Sakari Orava, the doctor that heals World Cup stars
PARIS (AP) — Sakari Orava is among the very few Finnish citizens to own a Champions League's gold medal.
He didn't win it on the field, but on the operating table of his medical practice in Turku, a small city on the southwest coast of Finland.
Over the years, legions of top soccer players, including David Beckham, have made the trip to Finland to go under the skilled knife of the world renowned surgeon.
His long list of patients also includes former Serbia president Boris Tadic, who charted a private jet for Orava so he could come to Belgrade and repair his Achilles tendon a few years ago.
"Last year, I actually received a few shirts from Real Madrid. They also gave me a Champions League gold medal because I had operated on two guys from Real Madrid," the 72-year-old Orava told The Associated Press in an interview last week. "Two Finnish soccer players have received it. One from Liverpool, Sami Hyypia, and the other from Ajax, Jari Litmanen, who both won the Champions League. So there are three (people) from Finland to have this medal."
Orava has performed more than 25,000 operations since the 1970s, following a short amateur boxing career during which he was crowned national champion in the featherweight division.
"It was a long time ago. I started boxing when I was 13 or 14 years old," he recalled. "I stopped when I was 18. I left school and joined the army. I have not done boxing since that. I used to inflict damage, now I'm repairing."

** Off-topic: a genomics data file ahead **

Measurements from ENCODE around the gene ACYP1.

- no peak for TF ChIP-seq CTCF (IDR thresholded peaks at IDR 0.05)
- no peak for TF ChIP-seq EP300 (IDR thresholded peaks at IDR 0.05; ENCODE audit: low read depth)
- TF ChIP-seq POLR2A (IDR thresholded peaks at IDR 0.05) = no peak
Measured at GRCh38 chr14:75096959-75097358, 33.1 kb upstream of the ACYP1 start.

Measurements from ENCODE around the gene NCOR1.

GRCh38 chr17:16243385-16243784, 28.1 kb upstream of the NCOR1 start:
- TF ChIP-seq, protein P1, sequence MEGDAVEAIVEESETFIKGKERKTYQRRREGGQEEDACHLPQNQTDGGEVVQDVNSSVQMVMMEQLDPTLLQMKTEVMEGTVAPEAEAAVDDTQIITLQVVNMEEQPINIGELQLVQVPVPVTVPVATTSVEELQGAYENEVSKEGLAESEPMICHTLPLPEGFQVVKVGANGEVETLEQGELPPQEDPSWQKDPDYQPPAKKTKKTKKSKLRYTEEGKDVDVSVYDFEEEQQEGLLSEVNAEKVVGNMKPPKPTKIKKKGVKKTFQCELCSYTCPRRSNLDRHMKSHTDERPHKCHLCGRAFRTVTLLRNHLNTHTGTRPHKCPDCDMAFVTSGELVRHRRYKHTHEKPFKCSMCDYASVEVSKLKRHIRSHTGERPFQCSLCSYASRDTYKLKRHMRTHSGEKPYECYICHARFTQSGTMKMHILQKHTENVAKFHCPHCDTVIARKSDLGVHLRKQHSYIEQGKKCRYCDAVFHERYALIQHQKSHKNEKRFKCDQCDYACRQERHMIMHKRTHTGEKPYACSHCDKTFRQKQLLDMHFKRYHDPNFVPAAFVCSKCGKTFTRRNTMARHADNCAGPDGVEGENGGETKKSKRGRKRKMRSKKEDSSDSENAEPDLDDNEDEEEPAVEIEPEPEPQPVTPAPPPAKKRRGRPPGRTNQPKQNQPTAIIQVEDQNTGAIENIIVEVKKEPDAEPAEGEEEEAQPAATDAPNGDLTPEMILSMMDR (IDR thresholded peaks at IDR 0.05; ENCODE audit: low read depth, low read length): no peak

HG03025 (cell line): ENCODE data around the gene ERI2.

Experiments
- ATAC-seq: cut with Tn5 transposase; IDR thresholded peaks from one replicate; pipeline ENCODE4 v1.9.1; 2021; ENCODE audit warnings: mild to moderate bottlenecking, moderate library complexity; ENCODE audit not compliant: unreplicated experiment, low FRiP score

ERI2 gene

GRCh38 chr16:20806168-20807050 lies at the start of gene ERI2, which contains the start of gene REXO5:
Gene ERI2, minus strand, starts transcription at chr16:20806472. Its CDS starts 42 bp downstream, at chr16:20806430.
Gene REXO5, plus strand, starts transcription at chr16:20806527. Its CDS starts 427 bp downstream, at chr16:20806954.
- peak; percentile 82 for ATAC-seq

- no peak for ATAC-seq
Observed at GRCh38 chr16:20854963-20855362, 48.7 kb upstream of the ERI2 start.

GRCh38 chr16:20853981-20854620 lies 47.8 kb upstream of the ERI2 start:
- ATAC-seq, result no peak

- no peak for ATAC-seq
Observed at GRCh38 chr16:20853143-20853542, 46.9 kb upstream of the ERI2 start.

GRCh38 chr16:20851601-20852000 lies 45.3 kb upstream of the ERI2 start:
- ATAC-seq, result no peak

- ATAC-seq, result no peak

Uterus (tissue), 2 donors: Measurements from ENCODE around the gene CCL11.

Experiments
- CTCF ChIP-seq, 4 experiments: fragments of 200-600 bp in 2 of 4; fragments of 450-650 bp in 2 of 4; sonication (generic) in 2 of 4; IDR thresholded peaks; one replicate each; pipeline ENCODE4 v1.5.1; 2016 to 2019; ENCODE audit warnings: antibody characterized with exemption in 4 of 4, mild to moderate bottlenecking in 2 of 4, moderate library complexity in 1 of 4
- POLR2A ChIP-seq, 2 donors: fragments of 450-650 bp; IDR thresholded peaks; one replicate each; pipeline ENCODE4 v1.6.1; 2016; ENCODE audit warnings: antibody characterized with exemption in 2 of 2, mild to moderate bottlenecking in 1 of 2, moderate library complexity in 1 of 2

Serving as the national track team's physician for 30 years and as Finland's doctor at various Olympics helped him develop his vast customer base.
"The research is also important," he said. "The reports and articles, the presentations at international congresses. People know what you are doing."
Orava has been slowing down his activity in recent years and has stopped performing surgery abroad. Still regarded as one of the best top specialists in muscle and tendons injuries, he keeps working at Hospital NEO, where Barcelona forward Ousmane Dembele flew last September to undergo an operation on a damaged hamstring.
Dembele perfectly recovered and was included last week in France's World Cup squad by coach Didier Deschamps, who was also operated on by Orava when the former midfielder played for Juventus back in 1996 — two years before he won the World Cup with France.
Orava, who is credited for developing new surgery techniques in muscle tears, also treated Pep Guardiola when a thigh injury nearly ended the Manchester City manager's playing career in 1998.
"It was a long-lasting problem, quite a risky operation," said Orava, a devout Christian belonging to the Evangelic Lutheran church who often prays for his patients. "Some people said he would never come back, but he played quite a long time after that."
With only a few weeks before the World Cup starts in Russia, Orava is urging veteran players to rest in order to avoid missing one of the biggest moments of their careers. The caveat came too late for 35-year-old Brazil right back Dani Alves, who has been ruled out of the tournament with an anterior cruciate ligament injury he sustained playing for Paris Saint-Germain against a third-division club.
"When they get older, players should spend more time stretching their muscles and build up their musculature to stay as strong as possible," Orava said. "Sometimes I have the feeling they play too much. They need to make pauses to rest. But it's difficult, because good players are always wanted."
Orava will be watching the World Cup, and will undoubtedly spot some of his former patients.
"It's funny when I notice a player I actually operated on doing well," he said. "It's good feedback."